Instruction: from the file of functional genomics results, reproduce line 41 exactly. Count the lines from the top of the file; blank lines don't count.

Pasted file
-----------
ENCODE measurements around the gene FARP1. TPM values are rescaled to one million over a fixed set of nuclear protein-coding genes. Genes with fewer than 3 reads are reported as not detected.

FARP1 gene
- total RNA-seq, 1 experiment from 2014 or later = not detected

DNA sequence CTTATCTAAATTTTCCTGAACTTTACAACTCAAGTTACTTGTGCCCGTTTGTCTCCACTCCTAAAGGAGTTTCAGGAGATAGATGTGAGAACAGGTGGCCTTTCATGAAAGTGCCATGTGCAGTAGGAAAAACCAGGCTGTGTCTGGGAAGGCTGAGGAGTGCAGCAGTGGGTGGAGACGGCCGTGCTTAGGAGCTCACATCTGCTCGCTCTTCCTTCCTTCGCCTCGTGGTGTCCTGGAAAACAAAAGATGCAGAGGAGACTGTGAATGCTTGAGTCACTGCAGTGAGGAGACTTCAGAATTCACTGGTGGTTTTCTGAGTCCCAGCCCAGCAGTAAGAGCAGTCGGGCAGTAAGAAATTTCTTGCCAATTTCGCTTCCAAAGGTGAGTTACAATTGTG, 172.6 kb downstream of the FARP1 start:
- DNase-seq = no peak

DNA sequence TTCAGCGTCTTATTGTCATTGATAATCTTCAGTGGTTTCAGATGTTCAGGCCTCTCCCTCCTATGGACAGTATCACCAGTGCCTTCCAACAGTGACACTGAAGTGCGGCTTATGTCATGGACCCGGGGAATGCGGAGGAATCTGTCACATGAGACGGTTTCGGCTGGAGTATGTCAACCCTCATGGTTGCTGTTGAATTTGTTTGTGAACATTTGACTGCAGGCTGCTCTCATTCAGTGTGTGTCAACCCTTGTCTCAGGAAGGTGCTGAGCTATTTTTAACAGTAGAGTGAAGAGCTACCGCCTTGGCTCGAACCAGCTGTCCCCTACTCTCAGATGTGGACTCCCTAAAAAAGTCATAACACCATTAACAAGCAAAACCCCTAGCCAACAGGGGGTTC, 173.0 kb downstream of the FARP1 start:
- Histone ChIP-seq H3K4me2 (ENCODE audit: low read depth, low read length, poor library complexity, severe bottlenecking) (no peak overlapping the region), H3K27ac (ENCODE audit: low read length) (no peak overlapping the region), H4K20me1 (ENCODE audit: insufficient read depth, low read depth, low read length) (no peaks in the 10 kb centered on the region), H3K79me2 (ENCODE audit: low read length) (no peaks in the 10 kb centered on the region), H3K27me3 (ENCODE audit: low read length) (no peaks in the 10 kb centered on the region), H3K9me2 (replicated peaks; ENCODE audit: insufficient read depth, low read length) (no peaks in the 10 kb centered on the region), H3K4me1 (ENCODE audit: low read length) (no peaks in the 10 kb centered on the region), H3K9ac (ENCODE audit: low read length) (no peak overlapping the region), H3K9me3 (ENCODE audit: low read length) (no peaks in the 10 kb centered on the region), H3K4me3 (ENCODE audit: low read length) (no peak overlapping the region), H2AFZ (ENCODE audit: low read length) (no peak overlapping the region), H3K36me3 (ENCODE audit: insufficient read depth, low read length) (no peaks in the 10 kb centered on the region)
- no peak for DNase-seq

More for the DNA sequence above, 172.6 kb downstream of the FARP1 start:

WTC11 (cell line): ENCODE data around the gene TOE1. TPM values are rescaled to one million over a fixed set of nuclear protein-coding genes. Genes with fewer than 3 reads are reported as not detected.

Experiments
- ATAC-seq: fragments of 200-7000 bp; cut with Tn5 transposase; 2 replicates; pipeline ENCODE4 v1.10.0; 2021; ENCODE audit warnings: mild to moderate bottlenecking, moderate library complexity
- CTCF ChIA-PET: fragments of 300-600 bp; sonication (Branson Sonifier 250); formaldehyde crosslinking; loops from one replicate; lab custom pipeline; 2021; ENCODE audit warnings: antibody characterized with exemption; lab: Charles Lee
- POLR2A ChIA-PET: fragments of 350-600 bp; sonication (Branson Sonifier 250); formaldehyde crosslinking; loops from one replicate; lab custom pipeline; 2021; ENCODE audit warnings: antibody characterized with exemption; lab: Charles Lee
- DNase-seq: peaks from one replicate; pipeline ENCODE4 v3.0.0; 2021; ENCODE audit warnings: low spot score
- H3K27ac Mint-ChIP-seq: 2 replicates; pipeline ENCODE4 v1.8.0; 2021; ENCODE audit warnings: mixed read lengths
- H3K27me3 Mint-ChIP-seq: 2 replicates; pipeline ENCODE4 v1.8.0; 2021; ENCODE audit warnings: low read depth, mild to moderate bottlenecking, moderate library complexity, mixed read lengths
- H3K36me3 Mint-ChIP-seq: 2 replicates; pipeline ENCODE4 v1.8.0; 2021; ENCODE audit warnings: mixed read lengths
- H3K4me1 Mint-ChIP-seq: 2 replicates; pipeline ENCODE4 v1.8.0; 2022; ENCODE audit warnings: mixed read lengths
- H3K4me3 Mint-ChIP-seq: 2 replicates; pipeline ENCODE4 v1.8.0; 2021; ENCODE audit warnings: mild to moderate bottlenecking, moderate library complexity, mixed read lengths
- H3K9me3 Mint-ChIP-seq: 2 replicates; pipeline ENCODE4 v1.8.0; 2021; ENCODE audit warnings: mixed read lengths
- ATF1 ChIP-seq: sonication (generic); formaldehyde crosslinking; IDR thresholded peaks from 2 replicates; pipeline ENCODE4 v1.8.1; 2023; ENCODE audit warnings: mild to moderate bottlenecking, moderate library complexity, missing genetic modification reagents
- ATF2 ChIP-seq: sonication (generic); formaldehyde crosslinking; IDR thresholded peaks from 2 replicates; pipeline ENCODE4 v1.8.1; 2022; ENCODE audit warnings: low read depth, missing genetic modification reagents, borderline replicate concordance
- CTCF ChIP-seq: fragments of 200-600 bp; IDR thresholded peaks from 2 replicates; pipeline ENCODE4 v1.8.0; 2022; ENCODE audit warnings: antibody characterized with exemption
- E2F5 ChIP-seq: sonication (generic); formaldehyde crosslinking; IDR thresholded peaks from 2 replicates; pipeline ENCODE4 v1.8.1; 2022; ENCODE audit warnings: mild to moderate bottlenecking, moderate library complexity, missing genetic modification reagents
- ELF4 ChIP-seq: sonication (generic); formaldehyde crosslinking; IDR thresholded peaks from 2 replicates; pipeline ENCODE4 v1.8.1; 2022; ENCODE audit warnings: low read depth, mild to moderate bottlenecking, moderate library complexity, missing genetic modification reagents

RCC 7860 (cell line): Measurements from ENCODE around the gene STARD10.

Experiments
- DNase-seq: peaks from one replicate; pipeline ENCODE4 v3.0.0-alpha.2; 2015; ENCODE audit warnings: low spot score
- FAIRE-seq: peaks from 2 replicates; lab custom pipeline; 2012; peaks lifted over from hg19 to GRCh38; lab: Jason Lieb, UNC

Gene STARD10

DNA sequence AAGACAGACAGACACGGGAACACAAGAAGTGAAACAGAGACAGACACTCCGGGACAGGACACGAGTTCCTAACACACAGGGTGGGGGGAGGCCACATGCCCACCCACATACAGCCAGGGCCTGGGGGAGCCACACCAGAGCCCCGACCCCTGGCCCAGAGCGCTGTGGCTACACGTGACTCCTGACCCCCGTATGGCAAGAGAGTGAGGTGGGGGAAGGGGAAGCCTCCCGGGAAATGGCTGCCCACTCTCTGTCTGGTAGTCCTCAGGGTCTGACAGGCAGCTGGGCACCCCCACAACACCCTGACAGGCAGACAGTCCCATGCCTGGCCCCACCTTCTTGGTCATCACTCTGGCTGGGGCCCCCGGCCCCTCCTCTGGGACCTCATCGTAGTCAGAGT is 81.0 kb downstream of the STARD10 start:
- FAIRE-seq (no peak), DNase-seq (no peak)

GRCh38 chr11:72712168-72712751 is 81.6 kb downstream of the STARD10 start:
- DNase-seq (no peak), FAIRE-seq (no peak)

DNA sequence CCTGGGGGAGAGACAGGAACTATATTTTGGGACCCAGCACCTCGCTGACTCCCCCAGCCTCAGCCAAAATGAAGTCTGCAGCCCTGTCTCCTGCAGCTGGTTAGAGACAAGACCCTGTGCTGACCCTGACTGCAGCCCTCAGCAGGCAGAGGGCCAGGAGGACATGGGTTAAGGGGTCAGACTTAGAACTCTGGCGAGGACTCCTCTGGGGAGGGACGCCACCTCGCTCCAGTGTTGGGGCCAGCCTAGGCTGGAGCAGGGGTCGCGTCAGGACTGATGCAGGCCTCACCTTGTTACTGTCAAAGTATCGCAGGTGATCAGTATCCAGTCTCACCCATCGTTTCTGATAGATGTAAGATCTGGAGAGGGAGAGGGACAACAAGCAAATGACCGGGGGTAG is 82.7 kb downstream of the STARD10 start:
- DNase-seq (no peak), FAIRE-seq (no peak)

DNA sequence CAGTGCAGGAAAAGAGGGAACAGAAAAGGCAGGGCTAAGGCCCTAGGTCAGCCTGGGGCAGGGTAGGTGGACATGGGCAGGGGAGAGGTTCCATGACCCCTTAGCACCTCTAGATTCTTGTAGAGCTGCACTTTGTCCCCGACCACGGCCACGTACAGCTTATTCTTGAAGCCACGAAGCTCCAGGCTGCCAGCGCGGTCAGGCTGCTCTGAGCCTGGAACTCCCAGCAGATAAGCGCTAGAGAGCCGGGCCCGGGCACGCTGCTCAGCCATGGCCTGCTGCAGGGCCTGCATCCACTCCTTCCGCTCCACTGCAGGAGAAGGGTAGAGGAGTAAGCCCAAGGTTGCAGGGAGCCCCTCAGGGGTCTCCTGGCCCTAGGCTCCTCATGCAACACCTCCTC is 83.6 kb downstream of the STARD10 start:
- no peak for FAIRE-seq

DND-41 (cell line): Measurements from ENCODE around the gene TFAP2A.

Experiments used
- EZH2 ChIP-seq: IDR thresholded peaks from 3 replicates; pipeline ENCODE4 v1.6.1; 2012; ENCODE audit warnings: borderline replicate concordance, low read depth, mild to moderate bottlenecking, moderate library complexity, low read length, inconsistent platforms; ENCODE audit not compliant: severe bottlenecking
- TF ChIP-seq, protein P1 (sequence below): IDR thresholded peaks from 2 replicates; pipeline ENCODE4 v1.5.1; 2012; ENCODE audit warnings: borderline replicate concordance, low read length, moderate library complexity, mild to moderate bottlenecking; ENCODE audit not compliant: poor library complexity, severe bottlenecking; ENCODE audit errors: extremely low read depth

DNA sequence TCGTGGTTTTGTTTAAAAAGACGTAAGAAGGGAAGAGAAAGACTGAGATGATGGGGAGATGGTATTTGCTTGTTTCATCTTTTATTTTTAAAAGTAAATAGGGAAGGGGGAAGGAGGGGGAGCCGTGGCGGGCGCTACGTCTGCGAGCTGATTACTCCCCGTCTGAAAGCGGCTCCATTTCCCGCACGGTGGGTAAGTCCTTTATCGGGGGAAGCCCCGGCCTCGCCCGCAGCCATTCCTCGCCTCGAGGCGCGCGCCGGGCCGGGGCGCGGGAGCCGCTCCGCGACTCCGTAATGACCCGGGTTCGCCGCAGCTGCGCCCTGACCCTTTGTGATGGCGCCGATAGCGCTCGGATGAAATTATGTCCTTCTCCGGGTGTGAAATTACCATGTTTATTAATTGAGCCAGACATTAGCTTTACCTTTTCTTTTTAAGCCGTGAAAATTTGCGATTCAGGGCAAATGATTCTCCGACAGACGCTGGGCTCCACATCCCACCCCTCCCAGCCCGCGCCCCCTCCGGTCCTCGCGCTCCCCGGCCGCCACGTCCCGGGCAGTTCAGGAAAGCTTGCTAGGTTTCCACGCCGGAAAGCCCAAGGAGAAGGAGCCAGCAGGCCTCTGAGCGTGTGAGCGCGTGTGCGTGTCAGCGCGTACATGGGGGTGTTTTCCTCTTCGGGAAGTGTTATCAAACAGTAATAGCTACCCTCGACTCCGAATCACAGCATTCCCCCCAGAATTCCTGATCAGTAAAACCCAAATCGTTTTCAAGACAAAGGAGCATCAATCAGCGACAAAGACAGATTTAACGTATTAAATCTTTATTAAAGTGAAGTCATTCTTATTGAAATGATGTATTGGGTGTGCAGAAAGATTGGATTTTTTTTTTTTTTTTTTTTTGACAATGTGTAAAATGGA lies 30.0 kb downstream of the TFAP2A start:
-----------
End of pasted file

Experiments used